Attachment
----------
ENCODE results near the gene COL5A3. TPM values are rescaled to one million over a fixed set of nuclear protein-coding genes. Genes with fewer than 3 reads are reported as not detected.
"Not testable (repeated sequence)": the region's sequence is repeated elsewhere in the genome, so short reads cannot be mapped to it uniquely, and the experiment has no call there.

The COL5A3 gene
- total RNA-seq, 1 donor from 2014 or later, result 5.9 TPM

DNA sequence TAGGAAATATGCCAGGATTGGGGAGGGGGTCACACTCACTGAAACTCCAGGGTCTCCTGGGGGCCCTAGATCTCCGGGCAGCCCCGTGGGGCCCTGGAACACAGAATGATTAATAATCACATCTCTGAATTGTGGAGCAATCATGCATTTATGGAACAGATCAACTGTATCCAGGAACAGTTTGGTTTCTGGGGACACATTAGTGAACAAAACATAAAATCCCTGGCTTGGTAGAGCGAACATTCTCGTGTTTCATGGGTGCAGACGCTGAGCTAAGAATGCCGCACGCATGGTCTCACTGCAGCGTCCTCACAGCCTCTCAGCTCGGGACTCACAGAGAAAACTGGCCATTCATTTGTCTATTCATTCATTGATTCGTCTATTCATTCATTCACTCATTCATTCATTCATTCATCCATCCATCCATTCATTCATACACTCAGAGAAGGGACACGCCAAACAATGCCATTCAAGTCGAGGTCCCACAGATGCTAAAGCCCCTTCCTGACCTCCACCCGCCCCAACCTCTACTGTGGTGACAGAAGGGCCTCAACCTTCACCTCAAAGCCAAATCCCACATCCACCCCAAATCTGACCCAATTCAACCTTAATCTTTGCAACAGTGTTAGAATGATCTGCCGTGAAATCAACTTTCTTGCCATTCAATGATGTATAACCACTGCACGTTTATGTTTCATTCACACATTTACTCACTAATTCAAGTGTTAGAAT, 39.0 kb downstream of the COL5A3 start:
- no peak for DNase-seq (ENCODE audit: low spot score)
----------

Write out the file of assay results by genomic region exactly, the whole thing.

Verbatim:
ENCODE results near the gene COL5A3. TPM values are rescaled to one million over a fixed set of nuclear protein-coding genes. Genes with fewer than 3 reads are reported as not detected.
"Not testable (repeated sequence)": the region's sequence is repeated elsewhere in the genome, so short reads cannot be mapped to it uniquely, and the experiment has no call there.

The COL5A3 gene
- total RNA-seq, 1 donor from 2014 or later, result 5.9 TPM

DNA sequence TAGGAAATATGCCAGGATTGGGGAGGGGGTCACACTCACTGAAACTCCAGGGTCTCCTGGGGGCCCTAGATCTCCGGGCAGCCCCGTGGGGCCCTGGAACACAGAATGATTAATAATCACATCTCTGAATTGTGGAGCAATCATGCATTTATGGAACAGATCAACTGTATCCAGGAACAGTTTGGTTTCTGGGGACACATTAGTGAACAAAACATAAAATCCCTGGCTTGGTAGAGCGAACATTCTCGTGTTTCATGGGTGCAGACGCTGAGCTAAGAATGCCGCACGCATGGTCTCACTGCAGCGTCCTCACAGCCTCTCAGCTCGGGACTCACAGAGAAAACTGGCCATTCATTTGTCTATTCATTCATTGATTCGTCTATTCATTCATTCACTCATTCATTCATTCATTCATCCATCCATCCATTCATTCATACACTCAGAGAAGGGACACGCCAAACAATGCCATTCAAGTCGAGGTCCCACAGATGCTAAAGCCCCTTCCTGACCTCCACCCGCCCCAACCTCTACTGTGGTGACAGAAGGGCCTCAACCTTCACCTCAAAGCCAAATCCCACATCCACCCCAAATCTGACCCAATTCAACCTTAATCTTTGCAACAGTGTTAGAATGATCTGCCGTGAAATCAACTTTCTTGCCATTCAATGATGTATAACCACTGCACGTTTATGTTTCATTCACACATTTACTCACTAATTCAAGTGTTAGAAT, 39.0 kb downstream of the COL5A3 start:
- no peak for DNase-seq (ENCODE audit: low spot score)